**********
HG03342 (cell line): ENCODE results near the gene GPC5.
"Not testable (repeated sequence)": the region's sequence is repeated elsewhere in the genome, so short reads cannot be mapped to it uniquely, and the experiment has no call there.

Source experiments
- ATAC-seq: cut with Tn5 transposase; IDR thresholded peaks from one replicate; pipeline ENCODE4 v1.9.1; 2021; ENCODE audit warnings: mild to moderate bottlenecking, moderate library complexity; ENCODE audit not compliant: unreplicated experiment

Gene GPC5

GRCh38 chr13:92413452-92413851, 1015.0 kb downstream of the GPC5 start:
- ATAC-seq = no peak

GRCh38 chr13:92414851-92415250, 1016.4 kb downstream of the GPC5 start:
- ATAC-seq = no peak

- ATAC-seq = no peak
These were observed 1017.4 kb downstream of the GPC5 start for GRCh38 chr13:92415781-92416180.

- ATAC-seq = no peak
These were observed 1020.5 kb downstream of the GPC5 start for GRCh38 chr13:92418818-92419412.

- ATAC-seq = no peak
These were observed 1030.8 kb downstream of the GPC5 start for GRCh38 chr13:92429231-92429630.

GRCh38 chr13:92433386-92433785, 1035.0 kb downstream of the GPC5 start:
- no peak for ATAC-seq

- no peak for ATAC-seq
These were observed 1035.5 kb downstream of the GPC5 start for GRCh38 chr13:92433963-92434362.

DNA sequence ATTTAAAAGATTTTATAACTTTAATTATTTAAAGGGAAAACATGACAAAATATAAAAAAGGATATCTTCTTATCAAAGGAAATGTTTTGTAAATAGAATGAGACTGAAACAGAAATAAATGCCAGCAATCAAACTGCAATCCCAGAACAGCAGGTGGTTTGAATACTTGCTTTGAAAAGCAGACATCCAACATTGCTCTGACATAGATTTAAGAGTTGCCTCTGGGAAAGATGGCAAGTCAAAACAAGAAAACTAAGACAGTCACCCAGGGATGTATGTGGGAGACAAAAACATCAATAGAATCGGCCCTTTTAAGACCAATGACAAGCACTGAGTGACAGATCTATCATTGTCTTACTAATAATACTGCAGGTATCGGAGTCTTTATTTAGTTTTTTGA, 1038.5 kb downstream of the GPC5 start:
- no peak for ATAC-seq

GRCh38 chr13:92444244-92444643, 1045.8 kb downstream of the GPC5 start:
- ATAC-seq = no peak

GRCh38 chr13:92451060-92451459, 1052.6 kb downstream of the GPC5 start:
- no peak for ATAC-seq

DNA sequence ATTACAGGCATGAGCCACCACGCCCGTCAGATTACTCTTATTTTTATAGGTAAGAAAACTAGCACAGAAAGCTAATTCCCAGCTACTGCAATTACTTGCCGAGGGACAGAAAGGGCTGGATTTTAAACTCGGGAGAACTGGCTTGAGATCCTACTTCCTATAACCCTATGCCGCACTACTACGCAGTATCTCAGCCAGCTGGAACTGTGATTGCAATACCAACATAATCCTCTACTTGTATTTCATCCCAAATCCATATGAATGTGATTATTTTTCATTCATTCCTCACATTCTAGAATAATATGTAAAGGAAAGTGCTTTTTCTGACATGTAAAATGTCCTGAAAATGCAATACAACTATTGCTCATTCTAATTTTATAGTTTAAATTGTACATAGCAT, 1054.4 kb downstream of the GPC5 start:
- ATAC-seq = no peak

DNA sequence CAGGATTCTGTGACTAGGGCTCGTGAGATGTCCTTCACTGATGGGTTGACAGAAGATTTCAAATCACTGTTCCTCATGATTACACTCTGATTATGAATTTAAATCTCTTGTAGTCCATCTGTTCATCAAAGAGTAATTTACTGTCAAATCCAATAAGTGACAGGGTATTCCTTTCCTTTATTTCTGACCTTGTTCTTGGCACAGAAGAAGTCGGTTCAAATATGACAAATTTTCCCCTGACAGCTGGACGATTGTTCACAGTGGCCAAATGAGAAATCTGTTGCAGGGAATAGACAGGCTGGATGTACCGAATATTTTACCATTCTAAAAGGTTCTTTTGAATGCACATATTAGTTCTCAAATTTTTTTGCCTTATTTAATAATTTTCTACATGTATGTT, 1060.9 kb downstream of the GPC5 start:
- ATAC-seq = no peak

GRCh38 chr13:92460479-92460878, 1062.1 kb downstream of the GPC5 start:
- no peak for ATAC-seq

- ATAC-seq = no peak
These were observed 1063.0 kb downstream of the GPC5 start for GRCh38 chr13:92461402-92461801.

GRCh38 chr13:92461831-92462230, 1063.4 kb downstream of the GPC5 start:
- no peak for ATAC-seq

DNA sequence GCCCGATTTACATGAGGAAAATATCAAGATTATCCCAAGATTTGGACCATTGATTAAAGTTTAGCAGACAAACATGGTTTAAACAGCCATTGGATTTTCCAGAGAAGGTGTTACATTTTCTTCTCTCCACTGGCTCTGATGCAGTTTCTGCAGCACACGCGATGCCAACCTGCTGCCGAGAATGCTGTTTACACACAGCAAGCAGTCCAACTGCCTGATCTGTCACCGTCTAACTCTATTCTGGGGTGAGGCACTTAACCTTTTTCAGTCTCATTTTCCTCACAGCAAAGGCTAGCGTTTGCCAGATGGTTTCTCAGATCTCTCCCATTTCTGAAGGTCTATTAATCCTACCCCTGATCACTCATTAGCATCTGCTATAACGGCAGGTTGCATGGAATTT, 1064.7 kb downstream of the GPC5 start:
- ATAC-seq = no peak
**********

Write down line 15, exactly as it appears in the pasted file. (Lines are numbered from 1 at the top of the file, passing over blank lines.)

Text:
These were observed 1030.8 kb downstream of the GPC5 start for GRCh38 chr13:92429231-92429630.